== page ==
It’s helpful for beekeepers to understand what they see on new colonies’ frames to know if the hives are getting established as expected. When studying the frames, you’re looking at the past, present, and the probable future of the colony. That’s because the frames are a kind of ledger, recording the progress of the hive. The “business” of a bee colony isn’t honey — it’s raising brood. Honey is just an insurance policy to make sure future brood will thrive, despite periods of frigid cold or lack of flowers.

If you’re a new beekeeper, don’t be too hard on yourself if all you can see on the frames is a layer of moving brown bugs. This is completely normal for most people, even if they’ve read books, been to Bee School, and watched dozens of YouTube videos.

New hives start at different “on-ramps” on the way to a similar point of becoming established — explore each starting method to learn what applies to your bees, what you can expert, and what it tells you about your colony.

Package bees on new (undrawn) foundation or foundationless frames

Package bees are starting, literally, at the very beginning of a colony’s life. They aren’t even a colony, yet — they often have no more than a random relationship to each other, and none of them have met their all-important queen.

For insects whose entire lives are governed by sophisticated social relations and communications, it’s remarkable that bees can be divvied up by weight, stuck in a box, arbitrarily assigned an unrelated queen, and are still able to organize into a cohesive and cooperative group — something they almost always do. After installing bee packages, check the bees’ progress to ensure they’re accepting the queen and to keep an eye on overall health.

How to inspect frames after bee package installation

After three days (or so), pull the frame that holds the queen cage and see if she has been released.

If the queen is out, this means the colony has taken its first, essential, step of accepting its assigned queen. Remove the cage, push the frames tightly back together, re-fill the feeder, and let them continue to work together undisturbed for 10 to 12 days more. Like any new family, they need time to cement their relationships without interference, even from well-meaning strangers. Your job is to keep the feeder full so there is no interruption in “nectar” which might slow comb building. The queen can’t get down to the colony’s business until her workspace is ready.

If the queen is still in her cage, but otherwise alive and being attended by the bees, the candy plug may have dried out, making it too hard for her to leave the cage. Workers near her cage should appear calm and friendly towards her, perhaps offering food or gently touching her with their antennae. This tells you that, despite the delay, the bees are now focused on her as their potential queen to get the brood factory up and running.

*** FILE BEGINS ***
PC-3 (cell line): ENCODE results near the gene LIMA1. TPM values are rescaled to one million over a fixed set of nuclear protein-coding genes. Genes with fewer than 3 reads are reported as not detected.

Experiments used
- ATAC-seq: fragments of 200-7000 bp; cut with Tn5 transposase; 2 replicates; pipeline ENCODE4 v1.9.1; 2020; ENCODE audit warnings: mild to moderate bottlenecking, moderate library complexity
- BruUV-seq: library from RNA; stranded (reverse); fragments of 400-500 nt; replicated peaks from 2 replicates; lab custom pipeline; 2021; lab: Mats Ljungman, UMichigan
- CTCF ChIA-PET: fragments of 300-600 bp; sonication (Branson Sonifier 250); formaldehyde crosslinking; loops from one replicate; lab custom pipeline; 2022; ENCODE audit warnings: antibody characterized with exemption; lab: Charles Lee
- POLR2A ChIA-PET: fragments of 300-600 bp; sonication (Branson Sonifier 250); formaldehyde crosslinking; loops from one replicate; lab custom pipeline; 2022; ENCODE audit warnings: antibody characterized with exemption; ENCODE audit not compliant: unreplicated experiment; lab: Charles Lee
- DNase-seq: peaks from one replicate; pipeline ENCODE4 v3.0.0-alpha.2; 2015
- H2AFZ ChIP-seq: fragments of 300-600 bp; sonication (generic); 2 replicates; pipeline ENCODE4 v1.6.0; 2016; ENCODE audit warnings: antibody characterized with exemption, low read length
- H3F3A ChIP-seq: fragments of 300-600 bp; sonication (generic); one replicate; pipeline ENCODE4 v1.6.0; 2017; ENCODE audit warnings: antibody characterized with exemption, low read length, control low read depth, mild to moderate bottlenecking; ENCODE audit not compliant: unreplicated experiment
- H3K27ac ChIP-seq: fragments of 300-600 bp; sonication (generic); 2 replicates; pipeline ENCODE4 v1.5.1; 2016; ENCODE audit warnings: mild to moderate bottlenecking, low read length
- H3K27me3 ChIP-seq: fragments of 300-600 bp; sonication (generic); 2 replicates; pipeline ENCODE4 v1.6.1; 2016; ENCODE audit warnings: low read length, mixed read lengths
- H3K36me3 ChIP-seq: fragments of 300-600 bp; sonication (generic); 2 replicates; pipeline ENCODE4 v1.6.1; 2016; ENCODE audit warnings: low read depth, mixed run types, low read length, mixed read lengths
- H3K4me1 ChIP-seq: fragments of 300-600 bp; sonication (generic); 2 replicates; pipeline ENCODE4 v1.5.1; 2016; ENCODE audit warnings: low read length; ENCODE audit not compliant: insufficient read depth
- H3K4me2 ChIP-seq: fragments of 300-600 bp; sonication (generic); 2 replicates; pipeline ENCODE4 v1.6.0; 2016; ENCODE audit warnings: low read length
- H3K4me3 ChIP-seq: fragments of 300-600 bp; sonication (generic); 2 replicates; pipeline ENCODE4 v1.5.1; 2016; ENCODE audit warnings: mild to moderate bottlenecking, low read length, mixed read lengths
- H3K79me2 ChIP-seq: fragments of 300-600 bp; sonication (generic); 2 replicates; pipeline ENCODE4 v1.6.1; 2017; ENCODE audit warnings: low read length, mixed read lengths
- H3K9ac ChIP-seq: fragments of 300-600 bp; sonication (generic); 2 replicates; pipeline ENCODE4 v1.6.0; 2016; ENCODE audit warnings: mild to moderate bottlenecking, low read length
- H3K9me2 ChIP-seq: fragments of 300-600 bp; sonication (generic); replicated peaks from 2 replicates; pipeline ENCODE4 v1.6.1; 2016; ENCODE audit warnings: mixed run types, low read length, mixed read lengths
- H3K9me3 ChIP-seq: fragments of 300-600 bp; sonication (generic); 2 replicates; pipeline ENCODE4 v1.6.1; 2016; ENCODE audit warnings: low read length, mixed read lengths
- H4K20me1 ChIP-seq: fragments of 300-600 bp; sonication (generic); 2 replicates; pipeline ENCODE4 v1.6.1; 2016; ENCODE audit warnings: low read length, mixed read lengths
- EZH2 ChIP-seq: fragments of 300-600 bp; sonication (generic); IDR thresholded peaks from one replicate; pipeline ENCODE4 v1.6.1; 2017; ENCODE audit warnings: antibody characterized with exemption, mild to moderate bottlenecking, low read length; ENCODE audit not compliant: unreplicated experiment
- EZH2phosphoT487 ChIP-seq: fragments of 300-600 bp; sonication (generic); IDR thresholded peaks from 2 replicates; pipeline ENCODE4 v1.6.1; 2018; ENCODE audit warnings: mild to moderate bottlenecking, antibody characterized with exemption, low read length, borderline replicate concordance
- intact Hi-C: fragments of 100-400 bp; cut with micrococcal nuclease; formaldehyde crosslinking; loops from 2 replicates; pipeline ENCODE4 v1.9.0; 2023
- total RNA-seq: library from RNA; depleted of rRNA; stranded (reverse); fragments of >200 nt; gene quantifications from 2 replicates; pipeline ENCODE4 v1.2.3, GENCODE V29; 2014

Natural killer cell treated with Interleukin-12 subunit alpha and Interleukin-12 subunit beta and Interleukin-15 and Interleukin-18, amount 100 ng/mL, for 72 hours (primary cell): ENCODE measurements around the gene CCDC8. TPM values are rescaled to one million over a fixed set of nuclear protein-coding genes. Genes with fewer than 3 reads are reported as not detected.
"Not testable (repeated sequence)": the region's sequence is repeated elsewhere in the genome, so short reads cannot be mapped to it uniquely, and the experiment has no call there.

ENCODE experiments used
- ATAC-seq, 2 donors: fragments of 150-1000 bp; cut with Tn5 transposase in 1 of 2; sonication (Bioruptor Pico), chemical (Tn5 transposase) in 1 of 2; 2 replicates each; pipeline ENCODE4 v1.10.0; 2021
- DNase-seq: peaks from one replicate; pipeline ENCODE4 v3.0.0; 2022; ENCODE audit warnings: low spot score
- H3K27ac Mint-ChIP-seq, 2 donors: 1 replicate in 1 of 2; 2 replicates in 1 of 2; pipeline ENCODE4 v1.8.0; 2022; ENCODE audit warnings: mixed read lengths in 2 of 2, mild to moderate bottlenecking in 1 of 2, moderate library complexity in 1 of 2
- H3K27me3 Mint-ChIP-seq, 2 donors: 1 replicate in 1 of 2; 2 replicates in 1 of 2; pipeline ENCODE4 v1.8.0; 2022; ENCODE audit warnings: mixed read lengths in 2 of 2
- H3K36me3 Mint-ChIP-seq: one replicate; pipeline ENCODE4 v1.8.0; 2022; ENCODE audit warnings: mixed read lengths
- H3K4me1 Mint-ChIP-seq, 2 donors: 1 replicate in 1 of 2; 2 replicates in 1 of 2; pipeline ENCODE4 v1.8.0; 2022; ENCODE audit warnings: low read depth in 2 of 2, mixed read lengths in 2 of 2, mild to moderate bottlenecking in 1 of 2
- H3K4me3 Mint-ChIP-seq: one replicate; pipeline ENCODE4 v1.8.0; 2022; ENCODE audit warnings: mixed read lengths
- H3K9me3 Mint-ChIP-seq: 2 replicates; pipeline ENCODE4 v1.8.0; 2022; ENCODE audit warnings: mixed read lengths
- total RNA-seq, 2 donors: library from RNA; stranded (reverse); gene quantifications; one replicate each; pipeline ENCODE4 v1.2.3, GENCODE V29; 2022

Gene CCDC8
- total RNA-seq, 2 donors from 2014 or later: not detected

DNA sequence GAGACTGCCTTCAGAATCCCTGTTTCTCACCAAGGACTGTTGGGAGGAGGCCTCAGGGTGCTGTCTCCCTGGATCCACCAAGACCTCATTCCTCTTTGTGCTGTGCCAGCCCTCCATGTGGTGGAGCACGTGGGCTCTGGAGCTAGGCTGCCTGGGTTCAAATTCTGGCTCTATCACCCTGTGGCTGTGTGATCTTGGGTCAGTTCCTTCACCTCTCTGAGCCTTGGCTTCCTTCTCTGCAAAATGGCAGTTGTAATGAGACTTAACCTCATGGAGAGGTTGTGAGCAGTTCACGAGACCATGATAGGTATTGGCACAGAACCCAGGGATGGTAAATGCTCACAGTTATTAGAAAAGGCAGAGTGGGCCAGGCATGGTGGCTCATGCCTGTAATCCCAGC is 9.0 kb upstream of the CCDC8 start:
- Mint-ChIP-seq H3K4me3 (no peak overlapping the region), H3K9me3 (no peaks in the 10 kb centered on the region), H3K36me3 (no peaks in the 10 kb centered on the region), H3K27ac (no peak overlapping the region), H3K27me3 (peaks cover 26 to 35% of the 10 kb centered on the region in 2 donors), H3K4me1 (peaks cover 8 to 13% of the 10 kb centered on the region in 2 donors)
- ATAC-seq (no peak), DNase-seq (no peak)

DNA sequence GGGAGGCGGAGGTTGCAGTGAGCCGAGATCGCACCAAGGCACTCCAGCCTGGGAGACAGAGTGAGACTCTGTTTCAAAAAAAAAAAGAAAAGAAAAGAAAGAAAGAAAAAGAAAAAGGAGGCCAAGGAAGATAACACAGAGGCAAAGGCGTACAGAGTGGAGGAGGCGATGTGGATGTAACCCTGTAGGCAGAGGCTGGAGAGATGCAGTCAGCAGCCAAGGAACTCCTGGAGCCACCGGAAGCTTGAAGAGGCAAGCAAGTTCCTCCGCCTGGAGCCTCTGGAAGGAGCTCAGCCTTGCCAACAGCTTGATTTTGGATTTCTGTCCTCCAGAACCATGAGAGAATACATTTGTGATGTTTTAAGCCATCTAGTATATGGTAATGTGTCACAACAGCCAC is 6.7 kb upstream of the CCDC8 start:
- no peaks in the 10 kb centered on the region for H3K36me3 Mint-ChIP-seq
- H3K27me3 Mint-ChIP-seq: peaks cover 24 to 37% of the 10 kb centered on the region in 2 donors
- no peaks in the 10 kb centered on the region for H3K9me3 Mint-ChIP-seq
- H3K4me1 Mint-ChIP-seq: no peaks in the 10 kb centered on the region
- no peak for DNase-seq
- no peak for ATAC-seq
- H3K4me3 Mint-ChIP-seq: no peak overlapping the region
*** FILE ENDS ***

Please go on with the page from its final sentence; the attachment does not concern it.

In this case, you can assist: Pull out the cage and puncture the candy plug with a thin wire to weaken it slightly, so the bees can remove it, then replace the cage on the frame. After a few more days, check again to make sure she has been released. Continue to feed the colony and check back in another week to see how well they’re doing at making their new home.

A swarm hived on undrawn foundation

A captured swarm, although they start “homeless” like a package, have one significant difference: the bees and the queen are already well-acquainted with each other. She may be the mother of nearly all of them, and they will go wherever she goes. Or, she may be their sister if she is a virgin queen in a secondary, or cast swarm. Virgins tend to look thinner and act more skittish on the frame. Their abdomens will lengthen and thicken after they’ve been out to mate.

A recently-hived swarm sometimes remains uncommitted for a few days and may suddenly leave for greener pastures. It is useful to provide them a frame with some open brood on it (from their hive, or another — it doesn’t matter.) The pheromones given off by open (uncapped) brood trigger the caregiving instinct in nurse bees; they will be reluctant to abandon the hive, even if the brood has no biological relationship to them.

After the swarm has been hived, let them settle in on their own for at least a week. Then, check on their progress by looking at the frame you provided. All the original brood on that frame should be capped and some empty cells may even have some new brood inside. This is the sign that the bees have adopted the new location and they are settling in for good.

A swarm is often extra-stocked with bees at the peak of their wax-making potential (8 to 12 days old). Starting them on undrawn foundation — plus a frame of brood, if you chose — is best because they will draw out new combs very quickly. The new comb is creamy-white and soft, and the queen will often start laying in it right away. This makes the early rounds of eggs and young larva hard to see, at first. But any evidence of new comb-drawing also means that the bees are resolved to stay and invest their resources in their new home.

A package or swarm on empty, drawn comb

These bees have lucked into a new home that comes already built and completely furnished. They can immediately move in and get to work raising brood and gathering nectar and pollen. Check occasionally to ensure they’re settling into the hive. 

After about 10 days, they will likely have some capped brood. Queens can lay up to 1,200 eggs per day, which are capped on the eighth day. So by the tenth day, there might be as much as 96 square inches of capped brood cells. (Roughly about the size of one side of a sheet of copy paper in all, but likely divided among two or more frame surfaces.) Capped worker brood is easy to identify in a new hive made up of empty frames. It will be groups of adjacent cells with a lightly domed top of yellow, tan, or creamy wax.